When John Dingell knew that he had only a few days left to live, the longest-serving member of Congress recorded his thoughts about how America had changed in his six decades of public service. Good people had always worked toward progress, he recalled, even when they had deeply felt disagreements. And the country was better as a result.

“My personal and political character was formed in a different era that was kinder, if not necessarily gentler,” the retired Democratic congressman from Detroit wrote in an op-ed The Post published shortly after his death. “We observed modicums of respect even as we fought, often bitterly and savagely, over issues that were literally life and death to a degree that — fortunately — we see much less of today.”

On Thursday night, shortly after the House voted to impeach him, President Trump proved that point, revealing once again that a black hole exists where his own character should be. In a rage-fueled rally in Dingell’s home state, the president waged an attack on the dead congressman and the grieving widow who now holds his seat in Congress. Trump even joked that Dingell might be watching them from hell. As appalling as the comment itself was the laughter it got from Trump’s fawning supporters.

The president’s statement was so vile that — for once — even Republican members of Congress condemned it and said he should apologize (which, of course, he didn’t).

Trump will never understand what Dingell understood, which is that true strength begins in the heart. Dingell, in his heyday, was perhaps the most intimidating figure in Washington. The chairman of the House Energy and Commerce Committee muscled other lawmakers out of the way for turf; the prospect of a subpoena from his investigative subcommittee was so feared that some Washington law firms built a specialty practice they dubbed “the Dingell bar.” He was known to bang his gavel so hard it broke.

Dingell fought hard, but it was for the interests of his blue-collar constituents and for the causes that mattered to him. Chief among them was making sure people had health care, the unfinished business left behind by his father, a New Deal-era congressman also named John Dingell.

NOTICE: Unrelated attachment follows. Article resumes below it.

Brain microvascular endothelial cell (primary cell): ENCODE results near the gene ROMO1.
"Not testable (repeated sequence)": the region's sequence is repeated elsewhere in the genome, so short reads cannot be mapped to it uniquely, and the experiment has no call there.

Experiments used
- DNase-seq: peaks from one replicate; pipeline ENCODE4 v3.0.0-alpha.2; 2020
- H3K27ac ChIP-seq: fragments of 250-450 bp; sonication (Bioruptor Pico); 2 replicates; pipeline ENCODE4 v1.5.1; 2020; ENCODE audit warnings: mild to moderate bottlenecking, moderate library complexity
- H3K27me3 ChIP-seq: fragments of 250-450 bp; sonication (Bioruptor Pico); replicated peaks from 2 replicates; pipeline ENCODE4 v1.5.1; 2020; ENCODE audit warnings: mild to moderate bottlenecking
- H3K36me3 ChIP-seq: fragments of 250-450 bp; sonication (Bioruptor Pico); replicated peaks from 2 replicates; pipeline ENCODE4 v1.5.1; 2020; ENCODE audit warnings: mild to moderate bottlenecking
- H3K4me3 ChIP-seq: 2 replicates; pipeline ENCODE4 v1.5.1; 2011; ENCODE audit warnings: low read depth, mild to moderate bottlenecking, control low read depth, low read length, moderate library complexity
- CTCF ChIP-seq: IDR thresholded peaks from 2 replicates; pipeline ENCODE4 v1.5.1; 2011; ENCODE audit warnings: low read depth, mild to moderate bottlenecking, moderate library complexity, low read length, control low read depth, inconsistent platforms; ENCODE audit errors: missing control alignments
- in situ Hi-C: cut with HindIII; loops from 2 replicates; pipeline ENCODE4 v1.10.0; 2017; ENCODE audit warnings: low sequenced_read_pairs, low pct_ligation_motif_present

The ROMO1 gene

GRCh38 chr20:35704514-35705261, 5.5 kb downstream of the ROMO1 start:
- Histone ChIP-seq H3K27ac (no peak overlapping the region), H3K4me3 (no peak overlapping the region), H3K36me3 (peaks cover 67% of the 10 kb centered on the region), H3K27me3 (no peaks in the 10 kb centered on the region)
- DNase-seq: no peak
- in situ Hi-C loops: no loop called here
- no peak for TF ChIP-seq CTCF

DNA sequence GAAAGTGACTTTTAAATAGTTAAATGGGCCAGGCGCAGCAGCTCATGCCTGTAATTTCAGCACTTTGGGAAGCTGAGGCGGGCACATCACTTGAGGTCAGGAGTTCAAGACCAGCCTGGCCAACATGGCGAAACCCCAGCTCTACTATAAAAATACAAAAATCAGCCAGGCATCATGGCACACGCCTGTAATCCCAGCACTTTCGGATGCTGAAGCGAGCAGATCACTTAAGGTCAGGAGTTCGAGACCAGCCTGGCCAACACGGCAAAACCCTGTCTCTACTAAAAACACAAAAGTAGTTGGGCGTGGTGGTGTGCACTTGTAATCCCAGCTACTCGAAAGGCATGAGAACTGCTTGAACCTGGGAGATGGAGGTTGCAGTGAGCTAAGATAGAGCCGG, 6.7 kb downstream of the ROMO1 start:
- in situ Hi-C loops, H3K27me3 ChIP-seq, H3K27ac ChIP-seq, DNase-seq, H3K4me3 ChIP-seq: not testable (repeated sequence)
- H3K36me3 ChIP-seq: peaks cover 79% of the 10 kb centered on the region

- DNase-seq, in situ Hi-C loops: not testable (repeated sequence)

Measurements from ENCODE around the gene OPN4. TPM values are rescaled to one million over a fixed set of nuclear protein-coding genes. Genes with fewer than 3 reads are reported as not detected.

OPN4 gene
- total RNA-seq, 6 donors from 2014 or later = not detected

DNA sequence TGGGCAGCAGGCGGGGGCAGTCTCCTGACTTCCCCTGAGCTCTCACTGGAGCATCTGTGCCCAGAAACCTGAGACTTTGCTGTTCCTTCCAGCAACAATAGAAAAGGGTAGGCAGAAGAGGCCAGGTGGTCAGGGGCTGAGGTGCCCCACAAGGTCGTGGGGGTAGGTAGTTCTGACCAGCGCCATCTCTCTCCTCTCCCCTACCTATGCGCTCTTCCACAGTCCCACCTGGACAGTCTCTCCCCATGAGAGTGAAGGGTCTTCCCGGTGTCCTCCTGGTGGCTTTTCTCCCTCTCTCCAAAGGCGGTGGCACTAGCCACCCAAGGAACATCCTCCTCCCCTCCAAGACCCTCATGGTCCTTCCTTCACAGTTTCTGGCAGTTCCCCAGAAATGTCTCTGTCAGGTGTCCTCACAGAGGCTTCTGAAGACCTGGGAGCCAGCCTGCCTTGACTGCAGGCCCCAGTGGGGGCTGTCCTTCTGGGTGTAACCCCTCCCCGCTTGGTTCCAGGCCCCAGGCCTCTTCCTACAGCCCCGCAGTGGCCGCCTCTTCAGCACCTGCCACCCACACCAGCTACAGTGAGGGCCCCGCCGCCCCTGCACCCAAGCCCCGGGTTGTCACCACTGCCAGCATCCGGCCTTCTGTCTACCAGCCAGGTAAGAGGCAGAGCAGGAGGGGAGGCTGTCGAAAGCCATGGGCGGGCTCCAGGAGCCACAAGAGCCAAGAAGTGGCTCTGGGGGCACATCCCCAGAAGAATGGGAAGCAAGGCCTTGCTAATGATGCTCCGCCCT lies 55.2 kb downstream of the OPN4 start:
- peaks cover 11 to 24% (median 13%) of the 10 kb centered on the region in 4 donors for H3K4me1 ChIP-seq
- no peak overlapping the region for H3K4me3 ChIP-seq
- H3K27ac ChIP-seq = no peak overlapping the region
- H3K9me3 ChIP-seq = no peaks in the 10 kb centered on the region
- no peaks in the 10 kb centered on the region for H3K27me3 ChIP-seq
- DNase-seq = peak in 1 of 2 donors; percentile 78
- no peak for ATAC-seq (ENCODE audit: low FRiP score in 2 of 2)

“Pop was not an ideologue; he was a philosopher,” John Jr. told me the first time I interviewed him in 1993. “He did a lot of thinking on things where you could make this country better, fairer.” The younger Dingell was a 16-year-old House page in the early 1940s when the elder one introduced legislation to provide national health insurance. For that, he would hear his father called a socialist and a communist. As he recounted to me the story of his father’s remarkable life — how he would have died as a young man of tuberculosis had he not had union-provided medical care — John Dingell Jr. broke down in tears, his massive shoulders shaking with sobs.

After Dingell was elected to fill his father’s seat upon his death in 1955, he reintroduced that legislation every session. And it was with special satisfaction that he later heard his father’s name invoked as the Affordable Care Act neared passage in 2010.

“I am not the first president to take up this cause, but I am determined to be the last. It has now been nearly a century since Theodore Roosevelt first called for health-care reform,” Barack Obama said in a joint address to Congress that year. “And ever since, nearly every president and Congress, whether Democrat or Republican, has attempted to meet this challenge in some way. A bill for comprehensive health reform was first introduced by John Dingell Sr. in 1943. Sixty-five years later, his son continues to introduce that same bill at the beginning of each session.”

The other great passion in Dingell’s life is the person who now holds that seat. He referred to her as “lovely Deborah,” never losing his obvious delight — and on some level, I suspect, his surprise — that this vivacious and sharp woman 27 years his junior had chosen him as her life partner. Many years ago, I ran into him in a Capitol hallway after a congressional recess and asked how he was doing. “Great,” Dingell told me with a sly smile. “I just spent a week with a beautiful woman.”

On Thursday night, Trump lashed out at Debbie Dingell for voting for his impeachment, an act he called ungrateful after he authorized military support for her husband’s services in February. Typically for Trump, everything, even a decent gesture, is a transaction.

Debbie Dingell replied in a tweet: “Mr. President, let’s set politics aside. My husband earned all his accolades after a lifetime of service. I’m preparing for the first holiday season without the man I love. You brought me down in a way you can never imagine and your hurtful words just made my healing much harder.”

Trump is making it harder for the country to heal as well. As he faced his death, Dingell wrote: “I now leave you in control of the greatest nation of mankind and pray God gives you the wisdom to understand the responsibility you hold in your hands.” It is indeed a big responsibility — one that is apparently too much to expect of the small man who sits in the Oval Office.

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